Transfigured: a prayer reflection

Fr Sieger Köder, “Transfiguration”

“While he [Peter] was going on like this, babbling, a light-radiant cloud enveloped them, and sounding from deep in the cloud a voice: ‘This is my Son, marked by my love, focus of my delight. Listen to him.'” (Matthew 17:5, MSG)

“And we all, with unveiled face, beholding the glory of the Lord, are being transformed into the same image from one degree of glory to another. For this comes from the Lord who is the Spirit.” (2 Corinthians 3:18, ESV)

Light. Brilliant and blazing. Unearthly on earth.
Our eyes streaming. The radiance overpowering.
This is who He really is but we had not seen it.
The Voice. Booming with love. Knowing and known.
Unveiled and vulnerably open. Glorious apocalypse.

And we, too, are thus a glorious apocalypse.
Seeing Him and seen by Him. His voice speaking love in and over us.
Known and knowing. Transforming us to who we really are.
His glory overpowering us. Our eyes streaming.
Holy Spirit residing in us. Divine presence in flesh and bone.
Light blazing through clay vessels. Transfiguring us in Him.

Scandalous Jesus – a new series at Eastbrook Church

This coming Sunday at Eastbrook Church we begin a new preaching series entitled “Scandalous Jesus.” This series traces the journey of Jesus in Jerusalem from His triumphal entry through His crucifixion.

This series also parallels the season of Lent and you are welcome to join in with the Lenten devotional we pull together every year written by the Eastbrook community. You can access the devotional online, as a downloadable PDF, via the Eastbrook app, or through a limited-run of paper copies.

This is the ninth part of our long series on Matthew, which includes “Family Tree,” “Power in Preparation,” “Becoming Real,” “The Messiah’s Mission,” “Stories of the Kingdom: parables of Jesus,” “Who Do You Say I Am?“, “‘Tis the Reason,” and “Jesus Said What?!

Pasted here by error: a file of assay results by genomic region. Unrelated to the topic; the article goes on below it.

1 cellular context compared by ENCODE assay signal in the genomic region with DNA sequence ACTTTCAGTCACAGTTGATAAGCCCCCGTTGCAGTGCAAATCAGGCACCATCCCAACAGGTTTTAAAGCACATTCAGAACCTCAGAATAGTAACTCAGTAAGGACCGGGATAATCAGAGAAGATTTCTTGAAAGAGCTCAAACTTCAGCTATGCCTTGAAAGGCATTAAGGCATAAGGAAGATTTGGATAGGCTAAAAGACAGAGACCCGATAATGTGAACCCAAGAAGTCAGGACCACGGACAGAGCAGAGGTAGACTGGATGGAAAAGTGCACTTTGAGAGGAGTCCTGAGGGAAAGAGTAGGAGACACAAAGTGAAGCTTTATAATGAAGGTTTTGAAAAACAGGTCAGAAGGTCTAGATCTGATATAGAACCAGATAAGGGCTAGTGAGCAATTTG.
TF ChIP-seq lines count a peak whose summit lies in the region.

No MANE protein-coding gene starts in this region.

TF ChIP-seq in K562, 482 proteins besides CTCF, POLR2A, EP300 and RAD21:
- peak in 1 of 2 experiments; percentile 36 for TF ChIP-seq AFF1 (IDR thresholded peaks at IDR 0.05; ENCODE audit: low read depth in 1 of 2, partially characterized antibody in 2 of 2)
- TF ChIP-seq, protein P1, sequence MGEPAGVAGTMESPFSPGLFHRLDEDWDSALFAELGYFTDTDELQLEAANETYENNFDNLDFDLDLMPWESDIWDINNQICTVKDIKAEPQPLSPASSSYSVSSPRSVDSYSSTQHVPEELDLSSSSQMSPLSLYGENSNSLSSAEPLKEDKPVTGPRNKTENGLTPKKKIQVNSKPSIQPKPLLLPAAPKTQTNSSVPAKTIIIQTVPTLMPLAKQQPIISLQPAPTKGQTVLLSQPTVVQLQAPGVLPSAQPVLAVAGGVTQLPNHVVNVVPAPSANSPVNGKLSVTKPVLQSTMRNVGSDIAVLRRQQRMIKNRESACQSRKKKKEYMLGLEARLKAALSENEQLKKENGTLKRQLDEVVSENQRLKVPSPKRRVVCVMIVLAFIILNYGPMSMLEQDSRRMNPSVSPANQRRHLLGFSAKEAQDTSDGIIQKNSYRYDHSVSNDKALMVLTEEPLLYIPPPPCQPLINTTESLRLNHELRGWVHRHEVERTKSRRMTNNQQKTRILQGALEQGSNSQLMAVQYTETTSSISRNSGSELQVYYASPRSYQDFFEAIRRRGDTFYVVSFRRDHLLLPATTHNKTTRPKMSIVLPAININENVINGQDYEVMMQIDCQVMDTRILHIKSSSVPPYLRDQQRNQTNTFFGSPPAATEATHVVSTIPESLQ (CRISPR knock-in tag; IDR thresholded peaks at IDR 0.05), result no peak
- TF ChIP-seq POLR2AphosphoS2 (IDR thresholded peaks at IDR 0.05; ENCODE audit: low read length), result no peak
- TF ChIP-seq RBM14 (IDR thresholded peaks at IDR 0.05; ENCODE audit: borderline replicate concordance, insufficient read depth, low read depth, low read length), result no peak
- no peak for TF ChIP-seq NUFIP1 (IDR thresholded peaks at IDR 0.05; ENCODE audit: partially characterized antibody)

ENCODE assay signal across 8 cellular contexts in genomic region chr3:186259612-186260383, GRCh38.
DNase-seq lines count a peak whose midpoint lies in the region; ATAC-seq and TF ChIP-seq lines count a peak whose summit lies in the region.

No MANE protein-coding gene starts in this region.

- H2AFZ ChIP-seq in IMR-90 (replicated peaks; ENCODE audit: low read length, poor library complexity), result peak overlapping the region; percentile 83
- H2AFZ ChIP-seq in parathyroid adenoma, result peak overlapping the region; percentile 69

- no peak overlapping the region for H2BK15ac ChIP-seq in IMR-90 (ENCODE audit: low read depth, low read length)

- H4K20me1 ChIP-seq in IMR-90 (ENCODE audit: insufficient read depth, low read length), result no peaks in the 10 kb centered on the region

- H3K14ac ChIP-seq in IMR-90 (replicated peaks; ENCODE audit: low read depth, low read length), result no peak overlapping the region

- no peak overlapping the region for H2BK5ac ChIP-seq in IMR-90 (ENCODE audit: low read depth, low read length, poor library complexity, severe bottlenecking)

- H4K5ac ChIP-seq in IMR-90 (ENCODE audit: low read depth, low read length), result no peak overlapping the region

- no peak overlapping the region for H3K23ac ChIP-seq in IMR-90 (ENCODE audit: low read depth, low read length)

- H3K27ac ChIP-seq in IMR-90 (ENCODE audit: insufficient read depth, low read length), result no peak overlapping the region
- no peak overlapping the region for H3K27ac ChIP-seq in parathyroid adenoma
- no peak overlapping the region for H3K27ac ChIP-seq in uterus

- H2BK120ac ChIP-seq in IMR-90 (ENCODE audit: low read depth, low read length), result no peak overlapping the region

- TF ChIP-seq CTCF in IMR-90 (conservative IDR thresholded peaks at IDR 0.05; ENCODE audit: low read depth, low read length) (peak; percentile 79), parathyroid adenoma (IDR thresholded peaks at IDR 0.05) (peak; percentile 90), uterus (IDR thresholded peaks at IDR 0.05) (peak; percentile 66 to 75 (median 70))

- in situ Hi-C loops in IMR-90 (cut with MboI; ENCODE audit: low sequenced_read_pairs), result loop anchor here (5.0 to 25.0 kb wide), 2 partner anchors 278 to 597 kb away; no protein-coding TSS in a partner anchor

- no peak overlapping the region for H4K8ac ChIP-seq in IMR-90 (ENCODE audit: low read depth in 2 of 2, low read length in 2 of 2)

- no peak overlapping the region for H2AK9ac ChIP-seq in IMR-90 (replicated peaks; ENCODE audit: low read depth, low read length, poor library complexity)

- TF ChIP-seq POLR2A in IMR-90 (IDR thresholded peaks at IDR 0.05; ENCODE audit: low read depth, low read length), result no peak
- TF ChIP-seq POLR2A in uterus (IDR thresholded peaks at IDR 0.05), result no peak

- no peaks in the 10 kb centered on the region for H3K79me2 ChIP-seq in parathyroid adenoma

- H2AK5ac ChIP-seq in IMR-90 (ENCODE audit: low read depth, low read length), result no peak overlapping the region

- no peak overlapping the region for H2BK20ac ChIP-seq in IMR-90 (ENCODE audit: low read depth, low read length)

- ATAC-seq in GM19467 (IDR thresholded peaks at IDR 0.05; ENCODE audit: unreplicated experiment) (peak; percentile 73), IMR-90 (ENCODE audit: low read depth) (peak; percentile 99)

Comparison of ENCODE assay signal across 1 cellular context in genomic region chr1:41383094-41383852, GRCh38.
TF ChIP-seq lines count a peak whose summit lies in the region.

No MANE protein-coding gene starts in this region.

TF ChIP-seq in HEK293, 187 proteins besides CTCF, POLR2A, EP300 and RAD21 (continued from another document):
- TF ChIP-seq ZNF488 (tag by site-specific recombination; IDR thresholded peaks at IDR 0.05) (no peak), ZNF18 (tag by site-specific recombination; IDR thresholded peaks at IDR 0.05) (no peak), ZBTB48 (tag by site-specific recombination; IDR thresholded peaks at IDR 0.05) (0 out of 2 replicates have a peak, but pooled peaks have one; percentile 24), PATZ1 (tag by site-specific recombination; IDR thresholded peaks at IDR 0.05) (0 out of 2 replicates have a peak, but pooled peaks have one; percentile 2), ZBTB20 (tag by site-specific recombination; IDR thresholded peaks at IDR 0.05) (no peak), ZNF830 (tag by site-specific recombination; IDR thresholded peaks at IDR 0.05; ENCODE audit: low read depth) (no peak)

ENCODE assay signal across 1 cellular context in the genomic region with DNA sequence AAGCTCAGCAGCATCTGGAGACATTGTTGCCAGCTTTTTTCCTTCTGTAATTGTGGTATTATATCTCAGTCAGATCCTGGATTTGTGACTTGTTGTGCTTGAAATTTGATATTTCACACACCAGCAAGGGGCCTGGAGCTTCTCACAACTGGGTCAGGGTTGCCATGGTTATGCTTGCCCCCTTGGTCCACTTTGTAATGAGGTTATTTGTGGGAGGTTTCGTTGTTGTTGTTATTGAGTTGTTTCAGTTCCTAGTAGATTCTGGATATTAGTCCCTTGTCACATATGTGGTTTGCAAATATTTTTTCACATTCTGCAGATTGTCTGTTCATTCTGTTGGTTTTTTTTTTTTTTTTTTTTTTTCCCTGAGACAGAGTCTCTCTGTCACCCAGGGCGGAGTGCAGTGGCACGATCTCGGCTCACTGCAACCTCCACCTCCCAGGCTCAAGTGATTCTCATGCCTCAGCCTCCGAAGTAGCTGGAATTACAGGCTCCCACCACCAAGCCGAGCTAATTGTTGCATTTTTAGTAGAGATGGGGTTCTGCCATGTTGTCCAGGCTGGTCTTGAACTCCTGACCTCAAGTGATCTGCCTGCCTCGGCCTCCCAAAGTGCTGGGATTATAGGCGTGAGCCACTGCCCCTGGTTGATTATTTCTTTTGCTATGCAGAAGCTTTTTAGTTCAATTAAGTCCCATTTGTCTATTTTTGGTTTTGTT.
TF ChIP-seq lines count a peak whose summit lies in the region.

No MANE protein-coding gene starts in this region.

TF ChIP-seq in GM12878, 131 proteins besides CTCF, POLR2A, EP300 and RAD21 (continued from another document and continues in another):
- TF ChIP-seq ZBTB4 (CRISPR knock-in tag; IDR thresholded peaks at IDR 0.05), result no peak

Join us each weekend of this series in-person or via Eastbrook at Home.

Here are the weekly topics for this six-part series:

March 6 – “Unlikely King” – text: Matthew 20:17-19; 21:1-11

March 13 – “The Withering of the Old Ways” – text: Matthew 21:12-27

March 20 – “Pictures of the Kingdom” – text: Matthew 21:28-22:14

March 27 – “Questioning Jesus” – text: Matthew 22:15-46, focusing on 34-46

April 3 – “The Woes of the Religiously Misguided” – text: Matthew 23:1-38

April 10 [Palm Sunday] – “And So It Begins” – text: Matthew 26:1-16

Jesus Said What?! – a new series at Eastbrook

This coming Sunday at Eastbrook Church we begin a new preaching series entitled “Jesus Said What?!” On His way to the Cross Jesus teaches about a series of things we often avoid in the church or don’t associate with the teaching of Jesus. Join us as we explore things you may never knew Jesus addressed in His teaching.

This is the eight part of our longer series on Matthew, which includes “Family Tree,” “Power in Preparation,” “Becoming Real,” “The Messiah’s Mission,” “Stories of the Kingdom: parables of Jesus,” “Who Do You Say I Am?“, and “‘Tis the Reason.”

Join us each weekend of this series in-person or via Eastbrook at Home.

Here are the weekly topics for this four-part series:

February 6 – “Jesus on Sin and Forgiveness” – text: Matthew 18:15-35

February 13 – “Jesus on Divorce and Marriage” – text: Matthew 19:1-12; 22:23-33

February 20 – “Jesus on Greatness” – text: Matthew 18:1-14; 19:13-15; 20:20-28

February 27 – “Jesus on Taxes, Riches, and God’s Generous Kingdom” – text: Matthew 17:24-27; 19:16-30; 20:1-16; 22:15-22

His Suffering Brings Salvation

On His way to Jerusalem, Jesus makes three predictions of His coming suffering, death, and resurrection. The first of those is found in Matthew 16:21, while Jesus is in Caesarea Philippi. The second prediction is in Matthew 17:22-23, while Jesus and His disciples are in Galilee on the way to Jerusalem. And the third prediction is a few chapters later in Matthew 20:17-19 as Jesus and His disciples draw close to Jerusalem.

Each of these predictions begins with Jesus promising that suffering will come. He says, “the Son of Man is going to be delivered into the hands of men” (Matthew 17:22).

This word “delivered” has the sense of being handed over or entrusted. That can have a good meaning, such as someone delivering us a gift and handing it over to us. But there is a darker sense of this word that sometimes has the sense of being betrayed. There are hints here that someone will be instrumental in handing Jesus over to the authorities. There are perhaps even hints toward the eventual role that Judas will serve as a disciple betraying Jesus. Regardless, the deliverance Jesus references here is not a pleasant word but a painful word.